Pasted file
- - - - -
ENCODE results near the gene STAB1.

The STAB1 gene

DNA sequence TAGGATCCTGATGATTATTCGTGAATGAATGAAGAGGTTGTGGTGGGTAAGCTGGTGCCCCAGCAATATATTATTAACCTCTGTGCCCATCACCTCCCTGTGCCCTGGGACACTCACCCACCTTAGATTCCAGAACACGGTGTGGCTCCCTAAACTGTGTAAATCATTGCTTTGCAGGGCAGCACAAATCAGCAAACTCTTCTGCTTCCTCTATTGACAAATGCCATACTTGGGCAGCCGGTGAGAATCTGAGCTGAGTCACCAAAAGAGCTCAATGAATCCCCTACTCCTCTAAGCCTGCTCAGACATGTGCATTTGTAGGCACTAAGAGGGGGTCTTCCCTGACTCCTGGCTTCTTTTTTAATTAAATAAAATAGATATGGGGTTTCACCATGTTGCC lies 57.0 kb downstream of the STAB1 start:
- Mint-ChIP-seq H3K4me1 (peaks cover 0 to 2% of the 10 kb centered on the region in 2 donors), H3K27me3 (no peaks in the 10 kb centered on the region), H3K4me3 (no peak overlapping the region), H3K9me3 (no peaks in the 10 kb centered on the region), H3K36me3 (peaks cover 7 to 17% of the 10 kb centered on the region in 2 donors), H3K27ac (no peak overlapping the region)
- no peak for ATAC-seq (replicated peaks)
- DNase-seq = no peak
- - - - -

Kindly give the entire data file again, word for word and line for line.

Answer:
ENCODE results near the gene STAB1.

The STAB1 gene

DNA sequence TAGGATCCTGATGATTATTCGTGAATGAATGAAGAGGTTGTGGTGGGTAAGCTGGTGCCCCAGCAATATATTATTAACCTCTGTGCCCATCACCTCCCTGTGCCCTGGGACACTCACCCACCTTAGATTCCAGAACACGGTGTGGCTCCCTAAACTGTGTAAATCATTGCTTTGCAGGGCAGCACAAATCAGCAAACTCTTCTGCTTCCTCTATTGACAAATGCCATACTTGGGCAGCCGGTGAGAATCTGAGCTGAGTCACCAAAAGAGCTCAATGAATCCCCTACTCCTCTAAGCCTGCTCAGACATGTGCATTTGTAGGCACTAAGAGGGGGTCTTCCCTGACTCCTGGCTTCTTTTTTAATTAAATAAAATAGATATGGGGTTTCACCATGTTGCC lies 57.0 kb downstream of the STAB1 start:
- Mint-ChIP-seq H3K4me1 (peaks cover 0 to 2% of the 10 kb centered on the region in 2 donors), H3K27me3 (no peaks in the 10 kb centered on the region), H3K4me3 (no peak overlapping the region), H3K9me3 (no peaks in the 10 kb centered on the region), H3K36me3 (peaks cover 7 to 17% of the 10 kb centered on the region in 2 donors), H3K27ac (no peak overlapping the region)
- no peak for ATAC-seq (replicated peaks)
- DNase-seq = no peak